The Romans used raisins, pine nuts, pomegranate seeds, barley mash, honeyed wine, and other ingredients to make a cake they called “satura.”
The word satire, a literary method created by the Romans, is appropriately taken from cake since it has a variety of sour and sweet elements, according to the New York Times.
Fruitcake did not truly start to take off until the 16th century. Robert Sietsema attributed “the fruitcake plague” to the cheap sugar that was imported to Europe from the colonies in the 1500s in his piece “A Short History of Fruitcake” for the Village Voice in 2002.
Speaking of wedding fruitcake, it became very popular in Victorian England. Fruitcake also started to become a staple at holidays and other special events. A single-layer plum cake was presented by Queen Victoria during her own wedding to Prince Albert.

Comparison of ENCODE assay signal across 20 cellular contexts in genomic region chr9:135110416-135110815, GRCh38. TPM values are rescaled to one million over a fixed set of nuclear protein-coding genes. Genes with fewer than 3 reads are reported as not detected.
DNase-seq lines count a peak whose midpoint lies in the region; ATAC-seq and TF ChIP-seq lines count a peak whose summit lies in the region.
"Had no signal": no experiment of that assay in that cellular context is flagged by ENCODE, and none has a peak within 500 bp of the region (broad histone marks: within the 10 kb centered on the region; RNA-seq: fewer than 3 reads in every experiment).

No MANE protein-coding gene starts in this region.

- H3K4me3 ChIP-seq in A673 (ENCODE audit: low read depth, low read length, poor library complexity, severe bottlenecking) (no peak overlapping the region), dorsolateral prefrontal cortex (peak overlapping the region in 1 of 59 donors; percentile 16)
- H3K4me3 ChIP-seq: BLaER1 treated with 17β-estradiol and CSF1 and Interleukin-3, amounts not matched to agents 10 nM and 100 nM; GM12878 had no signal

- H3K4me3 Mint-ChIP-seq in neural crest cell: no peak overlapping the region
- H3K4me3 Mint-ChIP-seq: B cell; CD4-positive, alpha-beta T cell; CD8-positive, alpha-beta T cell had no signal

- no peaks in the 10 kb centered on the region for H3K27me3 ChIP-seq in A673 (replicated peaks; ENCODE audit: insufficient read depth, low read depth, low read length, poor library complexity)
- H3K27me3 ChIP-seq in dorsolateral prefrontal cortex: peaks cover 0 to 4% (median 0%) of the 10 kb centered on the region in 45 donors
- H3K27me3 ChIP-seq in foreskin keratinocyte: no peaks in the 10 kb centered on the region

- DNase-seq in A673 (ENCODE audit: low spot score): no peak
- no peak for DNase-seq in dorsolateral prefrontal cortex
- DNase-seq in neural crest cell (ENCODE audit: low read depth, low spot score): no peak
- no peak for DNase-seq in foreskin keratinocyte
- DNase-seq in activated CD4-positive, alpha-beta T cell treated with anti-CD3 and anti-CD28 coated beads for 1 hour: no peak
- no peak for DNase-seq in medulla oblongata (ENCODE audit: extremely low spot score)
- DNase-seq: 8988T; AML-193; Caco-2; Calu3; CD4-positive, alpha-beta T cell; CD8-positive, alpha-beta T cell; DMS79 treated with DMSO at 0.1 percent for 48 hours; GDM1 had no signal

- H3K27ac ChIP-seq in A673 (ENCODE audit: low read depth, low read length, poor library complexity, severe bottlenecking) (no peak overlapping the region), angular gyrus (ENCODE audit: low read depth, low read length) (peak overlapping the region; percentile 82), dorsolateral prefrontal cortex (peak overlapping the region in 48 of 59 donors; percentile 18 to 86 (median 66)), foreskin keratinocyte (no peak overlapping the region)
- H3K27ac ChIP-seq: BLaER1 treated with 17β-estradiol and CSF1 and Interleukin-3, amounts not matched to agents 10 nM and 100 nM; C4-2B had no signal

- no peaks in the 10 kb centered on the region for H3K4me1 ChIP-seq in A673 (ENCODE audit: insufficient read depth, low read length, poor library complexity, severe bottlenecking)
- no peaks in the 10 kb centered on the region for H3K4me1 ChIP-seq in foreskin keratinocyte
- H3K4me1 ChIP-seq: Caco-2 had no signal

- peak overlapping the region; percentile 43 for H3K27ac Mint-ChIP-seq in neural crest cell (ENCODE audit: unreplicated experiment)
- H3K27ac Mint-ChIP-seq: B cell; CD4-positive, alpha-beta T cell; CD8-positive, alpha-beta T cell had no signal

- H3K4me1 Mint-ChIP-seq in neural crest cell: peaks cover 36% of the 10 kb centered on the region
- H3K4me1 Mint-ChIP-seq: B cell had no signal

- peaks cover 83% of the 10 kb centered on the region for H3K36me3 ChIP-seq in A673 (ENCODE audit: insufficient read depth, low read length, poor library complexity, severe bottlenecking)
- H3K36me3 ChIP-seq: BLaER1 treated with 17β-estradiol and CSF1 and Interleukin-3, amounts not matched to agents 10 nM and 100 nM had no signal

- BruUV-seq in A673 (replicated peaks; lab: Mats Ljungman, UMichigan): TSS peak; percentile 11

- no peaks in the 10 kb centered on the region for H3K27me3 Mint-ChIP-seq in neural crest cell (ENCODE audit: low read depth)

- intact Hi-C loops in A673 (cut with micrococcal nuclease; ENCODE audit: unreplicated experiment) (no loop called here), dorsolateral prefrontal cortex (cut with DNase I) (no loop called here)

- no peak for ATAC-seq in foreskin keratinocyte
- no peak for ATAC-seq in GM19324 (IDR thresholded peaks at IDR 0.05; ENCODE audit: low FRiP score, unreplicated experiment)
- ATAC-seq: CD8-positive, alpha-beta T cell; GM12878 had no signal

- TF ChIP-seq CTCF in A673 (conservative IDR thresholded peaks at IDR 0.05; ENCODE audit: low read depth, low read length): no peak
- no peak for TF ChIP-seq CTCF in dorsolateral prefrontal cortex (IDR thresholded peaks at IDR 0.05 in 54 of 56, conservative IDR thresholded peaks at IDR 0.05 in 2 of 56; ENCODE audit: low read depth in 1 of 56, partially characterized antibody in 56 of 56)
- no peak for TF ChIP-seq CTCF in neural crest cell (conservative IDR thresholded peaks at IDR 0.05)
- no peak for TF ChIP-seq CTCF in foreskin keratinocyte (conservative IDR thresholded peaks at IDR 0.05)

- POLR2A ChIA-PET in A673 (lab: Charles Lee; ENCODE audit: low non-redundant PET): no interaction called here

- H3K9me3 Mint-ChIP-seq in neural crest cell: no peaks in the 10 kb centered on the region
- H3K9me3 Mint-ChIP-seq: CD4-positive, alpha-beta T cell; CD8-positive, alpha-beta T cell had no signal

On the Apollo 11 space trip, a pineapple fruitcake was brought along. But when Neil Armstrong and Buzz Aldrin became the first people to set foot on the moon, it wasn’t snugly nestled in their tummies. Presently on exhibit at the Smithsonian Air and Space Museum in Washington, D.C., is the fruitcake.
Did you know these fun facts before?